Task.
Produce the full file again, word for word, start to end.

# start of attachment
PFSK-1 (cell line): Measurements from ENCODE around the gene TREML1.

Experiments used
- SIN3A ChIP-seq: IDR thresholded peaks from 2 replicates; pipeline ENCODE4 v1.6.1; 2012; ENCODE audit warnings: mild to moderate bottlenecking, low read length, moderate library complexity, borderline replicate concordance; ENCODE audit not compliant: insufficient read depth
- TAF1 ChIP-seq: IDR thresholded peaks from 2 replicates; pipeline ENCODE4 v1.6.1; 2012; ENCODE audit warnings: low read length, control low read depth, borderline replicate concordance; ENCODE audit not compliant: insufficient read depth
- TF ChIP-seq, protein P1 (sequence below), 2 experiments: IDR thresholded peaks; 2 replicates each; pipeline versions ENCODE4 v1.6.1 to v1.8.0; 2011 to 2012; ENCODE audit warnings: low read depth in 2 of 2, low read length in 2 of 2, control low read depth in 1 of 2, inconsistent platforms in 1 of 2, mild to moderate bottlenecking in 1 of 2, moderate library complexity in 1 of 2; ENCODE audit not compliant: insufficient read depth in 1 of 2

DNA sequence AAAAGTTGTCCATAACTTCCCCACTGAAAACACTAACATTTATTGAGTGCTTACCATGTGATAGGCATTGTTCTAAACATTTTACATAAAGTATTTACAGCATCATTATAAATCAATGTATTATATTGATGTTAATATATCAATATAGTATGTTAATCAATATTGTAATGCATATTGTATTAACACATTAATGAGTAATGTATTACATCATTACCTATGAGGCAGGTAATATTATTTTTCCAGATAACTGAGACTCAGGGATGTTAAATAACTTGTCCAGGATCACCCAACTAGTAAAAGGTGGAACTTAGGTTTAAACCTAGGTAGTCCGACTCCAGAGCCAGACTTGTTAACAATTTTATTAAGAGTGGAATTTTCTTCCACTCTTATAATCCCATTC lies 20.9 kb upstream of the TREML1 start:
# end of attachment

PFSK-1 (cell line): Measurements from ENCODE around the gene TREML1.

Experiments used
- SIN3A ChIP-seq: IDR thresholded peaks from 2 replicates; pipeline ENCODE4 v1.6.1; 2012; ENCODE audit warnings: mild to moderate bottlenecking, low read length, moderate library complexity, borderline replicate concordance; ENCODE audit not compliant: insufficient read depth
- TAF1 ChIP-seq: IDR thresholded peaks from 2 replicates; pipeline ENCODE4 v1.6.1; 2012; ENCODE audit warnings: low read length, control low read depth, borderline replicate concordance; ENCODE audit not compliant: insufficient read depth
- TF ChIP-seq, protein P1 (sequence below), 2 experiments: IDR thresholded peaks; 2 replicates each; pipeline versions ENCODE4 v1.6.1 to v1.8.0; 2011 to 2012; ENCODE audit warnings: low read depth in 2 of 2, low read length in 2 of 2, control low read depth in 1 of 2, inconsistent platforms in 1 of 2, mild to moderate bottlenecking in 1 of 2, moderate library complexity in 1 of 2; ENCODE audit not compliant: insufficient read depth in 1 of 2

DNA sequence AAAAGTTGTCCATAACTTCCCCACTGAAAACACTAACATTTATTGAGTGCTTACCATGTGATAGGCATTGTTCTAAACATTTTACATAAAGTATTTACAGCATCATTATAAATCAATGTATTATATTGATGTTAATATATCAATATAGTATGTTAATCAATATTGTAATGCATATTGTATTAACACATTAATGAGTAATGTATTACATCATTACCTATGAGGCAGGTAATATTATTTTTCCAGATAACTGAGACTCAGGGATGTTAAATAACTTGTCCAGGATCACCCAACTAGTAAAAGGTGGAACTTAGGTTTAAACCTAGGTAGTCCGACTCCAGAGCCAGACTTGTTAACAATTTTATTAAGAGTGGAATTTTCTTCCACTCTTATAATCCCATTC lies 20.9 kb upstream of the TREML1 start: